crossref pmid pmc
8. van Leijsen SA, Kluivers KB, Mol BW, Broekhuis SR, Milani AL, Bongers MY, et al. Can preoperative urodynamic investigation be omitted in women with stress urinary incontinence? A non-inferiority randomized controlled trial. Neurourol Urodyn 2012;31:1118-23. PMID: 22488817
crossref pmid
9. Abrams P, Andersson KE, Birder L, Brubaker L, Cardozo L, Chapple C, et al. Fourth International Consultation on Incontinence Recommendations of the International Scientific Committee: Evaluation and treatment of urinary incontinence, pelvic organ prolapse, and fecal incontinence. Neurourol Urodyn 2010;29:213-40. PMID: 20025020
crossref pmid
10. Avery K, Donovan J, Peters TJ, Shaw C, Gotoh M, Abrams P. ICIQ: a brief and robust measure for evaluating the symptoms and impact of urinary incontinence. Neurourol Urodyn 2004;23:322-30. PMID: 15227649
crossref pmid
11. Amarenco G, Kerdraon J, Perrigot M. Echelle d’évaluation du handicap pelvien: mesure du handicap urinaire (MHU). In: Pelissier J, Costa P, Lopez S, Mares P, editors. Rééducation vésico-sphinctérienne et ano-rectale. Paris: Masson; 2007. pp. 498-504.
12. Stamey TA. Endoscopic suspension of the vesical neck for urinary incontinence in females. Report on 203 consecutive patients. Ann Surg 1980;192:465-71. PMID: 7425693
crossref pmid pmc
13. Bump RC, Mattiasson A, Bø K, Brubaker LP, DeLancey JO, Klarskov P, et al. The standardization of terminology of female pelvic organ prolapse and pelvic floor dysfunction. Am J Obstet Gynecol 1996;175:10-7. PMID: 8694033
crossref pmid
14. Laycock J. Clinical evaluation of the pelvic floor. In: Schüssler B, editor. Pelvic floor re-education: principles and practice. London: Springer-Verlag; 1994. pp. 42-8.
15. Brown M, Wickham JE. The urethral pressure profile. Br J Urol 1969;41:211-7. PMID: 5814020
crossref pmid
16. Agence Nationale d’Accréditation et d’Evaluation en Santé. Bilans et techniques de rééducation périnéo-sphinctérienne pour le traitement de l’incontinence urinaire chez la femme à l’exclusion des affections neurologiques. Paris: ANAES; 2000.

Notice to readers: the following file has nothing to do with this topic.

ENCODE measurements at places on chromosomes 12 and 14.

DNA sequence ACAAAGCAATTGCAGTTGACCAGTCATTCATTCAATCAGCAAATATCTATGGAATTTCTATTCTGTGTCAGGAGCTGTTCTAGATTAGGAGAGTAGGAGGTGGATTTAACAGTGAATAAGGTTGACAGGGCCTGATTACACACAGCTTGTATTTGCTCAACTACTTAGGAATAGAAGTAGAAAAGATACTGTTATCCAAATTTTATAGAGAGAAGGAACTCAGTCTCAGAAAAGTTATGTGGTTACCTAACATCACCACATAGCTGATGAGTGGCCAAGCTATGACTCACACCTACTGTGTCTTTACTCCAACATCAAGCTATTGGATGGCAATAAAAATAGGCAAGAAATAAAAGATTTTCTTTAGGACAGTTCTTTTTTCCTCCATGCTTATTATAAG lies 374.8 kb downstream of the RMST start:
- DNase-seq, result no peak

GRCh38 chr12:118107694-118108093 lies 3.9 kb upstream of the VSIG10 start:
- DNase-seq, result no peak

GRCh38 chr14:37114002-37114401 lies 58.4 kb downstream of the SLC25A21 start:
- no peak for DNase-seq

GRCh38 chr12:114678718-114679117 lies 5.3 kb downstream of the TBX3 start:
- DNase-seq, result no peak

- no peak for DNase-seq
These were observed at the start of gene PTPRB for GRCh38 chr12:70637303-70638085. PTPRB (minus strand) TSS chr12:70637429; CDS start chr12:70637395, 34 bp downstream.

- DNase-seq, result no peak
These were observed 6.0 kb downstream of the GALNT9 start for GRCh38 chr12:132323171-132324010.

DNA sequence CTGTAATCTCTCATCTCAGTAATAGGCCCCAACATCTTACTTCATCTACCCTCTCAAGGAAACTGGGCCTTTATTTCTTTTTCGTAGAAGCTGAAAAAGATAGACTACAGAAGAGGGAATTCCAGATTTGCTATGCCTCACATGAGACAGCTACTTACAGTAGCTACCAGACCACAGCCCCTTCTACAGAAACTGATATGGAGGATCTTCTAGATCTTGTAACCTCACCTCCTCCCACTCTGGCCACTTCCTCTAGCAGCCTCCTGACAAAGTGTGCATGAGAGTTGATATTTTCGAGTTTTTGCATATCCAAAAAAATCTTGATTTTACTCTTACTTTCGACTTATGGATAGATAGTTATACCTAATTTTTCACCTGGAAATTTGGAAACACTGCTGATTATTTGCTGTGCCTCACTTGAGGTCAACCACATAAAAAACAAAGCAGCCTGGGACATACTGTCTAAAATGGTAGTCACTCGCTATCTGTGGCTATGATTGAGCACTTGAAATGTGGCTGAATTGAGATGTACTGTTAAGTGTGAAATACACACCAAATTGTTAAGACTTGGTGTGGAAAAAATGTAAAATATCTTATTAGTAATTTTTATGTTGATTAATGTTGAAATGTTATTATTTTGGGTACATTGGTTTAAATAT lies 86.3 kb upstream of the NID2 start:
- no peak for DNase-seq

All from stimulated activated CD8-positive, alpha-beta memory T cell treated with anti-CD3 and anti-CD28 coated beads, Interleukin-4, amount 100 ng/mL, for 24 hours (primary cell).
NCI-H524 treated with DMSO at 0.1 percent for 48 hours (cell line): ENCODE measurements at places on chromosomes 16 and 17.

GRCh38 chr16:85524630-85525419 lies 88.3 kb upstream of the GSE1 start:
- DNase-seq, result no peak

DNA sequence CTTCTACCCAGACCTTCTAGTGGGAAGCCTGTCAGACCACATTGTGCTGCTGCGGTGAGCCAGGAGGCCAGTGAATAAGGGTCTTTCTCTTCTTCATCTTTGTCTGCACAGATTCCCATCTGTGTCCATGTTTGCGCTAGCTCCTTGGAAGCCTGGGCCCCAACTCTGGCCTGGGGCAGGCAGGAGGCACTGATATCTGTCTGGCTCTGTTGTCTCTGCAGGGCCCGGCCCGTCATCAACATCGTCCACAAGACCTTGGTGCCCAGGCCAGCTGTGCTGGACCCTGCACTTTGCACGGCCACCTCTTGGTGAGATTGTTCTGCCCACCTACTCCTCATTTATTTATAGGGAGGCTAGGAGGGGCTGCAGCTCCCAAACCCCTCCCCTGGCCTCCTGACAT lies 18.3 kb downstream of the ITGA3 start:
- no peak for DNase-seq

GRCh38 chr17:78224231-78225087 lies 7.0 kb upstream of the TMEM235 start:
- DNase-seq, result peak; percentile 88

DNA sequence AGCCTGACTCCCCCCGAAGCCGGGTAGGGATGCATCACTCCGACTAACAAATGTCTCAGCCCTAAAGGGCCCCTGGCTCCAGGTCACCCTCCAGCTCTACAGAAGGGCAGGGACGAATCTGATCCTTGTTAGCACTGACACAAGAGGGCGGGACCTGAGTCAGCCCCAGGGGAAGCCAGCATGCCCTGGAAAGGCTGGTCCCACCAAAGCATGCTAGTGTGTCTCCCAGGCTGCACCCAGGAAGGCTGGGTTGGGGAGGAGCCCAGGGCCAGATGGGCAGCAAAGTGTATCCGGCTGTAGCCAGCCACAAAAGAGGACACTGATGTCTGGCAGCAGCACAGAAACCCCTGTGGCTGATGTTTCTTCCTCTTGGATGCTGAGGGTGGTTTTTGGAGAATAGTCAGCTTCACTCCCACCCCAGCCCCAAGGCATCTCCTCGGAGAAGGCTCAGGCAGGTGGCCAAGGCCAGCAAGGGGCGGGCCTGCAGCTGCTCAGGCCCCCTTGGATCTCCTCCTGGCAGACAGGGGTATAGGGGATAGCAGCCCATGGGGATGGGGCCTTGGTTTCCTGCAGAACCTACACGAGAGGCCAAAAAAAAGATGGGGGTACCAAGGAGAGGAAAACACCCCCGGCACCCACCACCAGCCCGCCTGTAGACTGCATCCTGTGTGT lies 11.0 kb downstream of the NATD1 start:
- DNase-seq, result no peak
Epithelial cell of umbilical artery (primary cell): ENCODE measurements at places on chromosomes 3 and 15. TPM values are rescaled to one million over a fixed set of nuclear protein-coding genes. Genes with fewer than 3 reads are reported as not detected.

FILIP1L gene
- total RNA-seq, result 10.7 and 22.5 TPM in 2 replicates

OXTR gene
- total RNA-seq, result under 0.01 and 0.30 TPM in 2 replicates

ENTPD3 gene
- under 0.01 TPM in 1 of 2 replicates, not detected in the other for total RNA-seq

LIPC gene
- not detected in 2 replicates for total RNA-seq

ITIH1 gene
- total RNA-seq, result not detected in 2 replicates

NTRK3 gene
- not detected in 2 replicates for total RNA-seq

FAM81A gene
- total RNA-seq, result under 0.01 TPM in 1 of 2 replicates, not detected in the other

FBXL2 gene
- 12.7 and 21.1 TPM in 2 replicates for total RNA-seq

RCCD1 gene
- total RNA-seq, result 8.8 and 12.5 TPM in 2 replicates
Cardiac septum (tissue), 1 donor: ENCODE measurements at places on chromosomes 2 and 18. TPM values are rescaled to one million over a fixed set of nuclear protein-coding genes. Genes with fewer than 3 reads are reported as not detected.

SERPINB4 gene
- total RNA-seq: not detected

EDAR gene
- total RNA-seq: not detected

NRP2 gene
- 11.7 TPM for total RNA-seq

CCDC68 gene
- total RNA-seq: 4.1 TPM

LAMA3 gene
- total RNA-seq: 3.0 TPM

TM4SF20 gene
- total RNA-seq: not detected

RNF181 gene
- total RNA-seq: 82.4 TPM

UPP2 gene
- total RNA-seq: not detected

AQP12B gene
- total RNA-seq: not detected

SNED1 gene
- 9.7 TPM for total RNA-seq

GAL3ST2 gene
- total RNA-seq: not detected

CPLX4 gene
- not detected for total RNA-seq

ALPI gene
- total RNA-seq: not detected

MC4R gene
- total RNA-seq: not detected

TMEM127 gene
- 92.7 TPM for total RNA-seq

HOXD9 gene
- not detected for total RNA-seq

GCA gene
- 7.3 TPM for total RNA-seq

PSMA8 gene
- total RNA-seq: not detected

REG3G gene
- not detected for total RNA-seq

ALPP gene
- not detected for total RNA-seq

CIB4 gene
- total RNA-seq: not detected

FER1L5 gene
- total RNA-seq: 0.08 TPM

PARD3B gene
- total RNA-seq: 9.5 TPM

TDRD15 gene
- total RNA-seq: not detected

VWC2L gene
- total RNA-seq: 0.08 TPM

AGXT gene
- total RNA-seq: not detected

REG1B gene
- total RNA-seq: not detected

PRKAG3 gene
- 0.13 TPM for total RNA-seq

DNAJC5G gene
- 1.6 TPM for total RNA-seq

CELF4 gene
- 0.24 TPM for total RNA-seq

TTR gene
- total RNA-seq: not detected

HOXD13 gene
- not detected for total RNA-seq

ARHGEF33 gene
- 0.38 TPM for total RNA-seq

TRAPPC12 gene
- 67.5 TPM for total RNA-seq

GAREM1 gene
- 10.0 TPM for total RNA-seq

17. McGuire EJ, Fitzpatrick CC, Wan J, Bloom D, Sanvordenker J, Ritchey M, et al. Clinical assessment of urethral sphincter function. J Urol 1993;150(5 Pt 1):1452-4. PMID: 8411422
crossref pmid
18. Haab F, Amarenco G. Méthodologie de réalisation du VLPP. Lisboa: Société Internationale Francophone d’Urodynamique (SIFUD); 1998.
19. Haab F, Ciofu C, Pedron P, Lukacs B, Doublet JD, Gattegno B, et al. Feasibility of “Valsalva Leak Point Pressure”. Prospective study. Prog Urol 1997;7:611-4. PMID: 9343842
pmid
20. McGuire EJ. Urodynamic evaluation of stress incontinence. Urol Clin North Am 1995;22:551-5. PMID: 7645156
pmid
21. Theofrastous JP, Bump RC, Elser DM, Wyman JF, McClish DK. Correlation of urodynamic measures of urethral resistance with clinical measures of incontinence severity in women with pure genuine stress incontinence. The Continence Program for Women Research Group. Am J Obstet Gynecol 1995;173:407-12. PMID: 7645615
crossref pmid
22. Nager CW, Schulz JA, Stanton SL, Monga A. Correlation of urethral closure pressure, leak-point pressure and incontinence severity measures. Int Urogynecol J Pelvic Floor Dysfunct 2001;12:395-400. PMID: 11795644
crossref pmid

Fig. 1.
(A) Method for measuring the urethral closure pressure at stress (s-UCP). (B) Examples of curves. r-MUCP, maximum urethral closure pressure at rest (measured pressure).
inj-1732686-343f1.tif
Fig. 2.
Receiver operating characteristic curves indicative of the degree to which SUI was predicted by each clinical and urodynamic parameter. SUI, stress urinary incontinence; s-UCP, urethral closure pressure at stress (calculated measure); r-MUCP: maximum urethral closure pressure at rest (measured pressure); VLPP, Valsalva leak point pressure.
inj-1732686-343f2.tif
Table 1.
Patient characteristics and clinical parameters according to the MHU scale
Characteristic MHU score
P-value
0 1 2 3 4
No. of patients 42 (10.5) 8 (2.0) 133 (33.2) 187 (46.8) 30 (7.5)
Age (yr) 45.1 ± 14.9 40.2 ± 12.1 51.1 ± 11.4 53.8 ± 11.6 63.3 ± 15.4 < 0.0001
Parity 1.3 ± 0.9 1.9 ± 1.2 2.3 ± 1.3 2.2 ± 1.2 2.1 ± 1.6 0.03
BMI (kg/m2) 24.1 ± 3.9 21.8 ± 2.8 24.3 ± 4.1 26.0 ± 4.4 28.1 ± 6.8 0.07
Aa point (cm) -2.2 ± 0.8 -1.3 ± 0.7 -1.3 ± 0.8 -1.1 ± 0.8 -1.7 ± 0.9 0.0001
Perineal testing 3.2 ± 1.4 3.1 ± 1.5 2.8 ± 1.4 2.6 ± 1.3 2.4 ± 1.4 0.01
Pressure transmission ratio (%) 76.8 ± 18.3 61.4 ± 17.9 65.6 ± 14.7 65.2 ± 13.7 72.7 ± 17.9 0.004
r-MUCP (cm H2O) 74.4 ± 30.5 72.9 ± 19.7 54.1 ± 18.9 46.3 ± 18.6 26.3 ± 9.4 < 0.0001
s-UCP (cm H2O) 52.4 ± 29.9 27.4 ± 41.1 16.7 ± 20.1 6.8 ± 18.9 1.3 ± 19.7 < 0.0001
VAS (out of 10) 0±0 4.9 ± 1.0 5.5 ± 1.9 6.2 ± 1.9 7.9 ± 1.6 < 0.0001
ICIQ-SF (out of 21) 5.9 ± 6.5 8.0 ± 1.7 9.5 ± 2.7 11.3 ± 2.6 14.7 ± 2.0 < 0.0001

Values are presented as number (%) or mean±standard deviation.

MHU, Mesure du Handicap Urinaire; BMI, body mass index; r-MUCP, maximum urethral closure pressure at rest; s-UCP, urethral closure pressure at stress; VAS, visual analogue scale; ICIQ-SF, International Consultation on Incontinence Questionnaire-Short Form.

TOOLS
Share :
Facebook Twitter Linked In Google+
METRICS Graph View
  • 0 Crossref
  • 0 Scopus
  • 1,031 View
  • 33 Download


ARTICLE & ORGAN
Article Category

Browse all articles >

Organ

Browse all articles >

ISSUES
DISEASES & TOPICS
Diseases

Browse all articles >

Topics

Browse all articles >

AUTHOR
INFORMATION

Editorial Office
Department of Urology, Kangbuk Samsung Medical Center, Sungkyunkwan University School of Medicine,
29 Saemunan-ro, Jongno-gu, Seoul 03181, Korea
Tel: +82-2-2001-2237     Fax: +82-2-2001-2247    E-mail: choys1011@naver.com

Copyright © 2017 by Korean Continence Society. All rights reserved.

Powerd by M2community

Close layer
prev next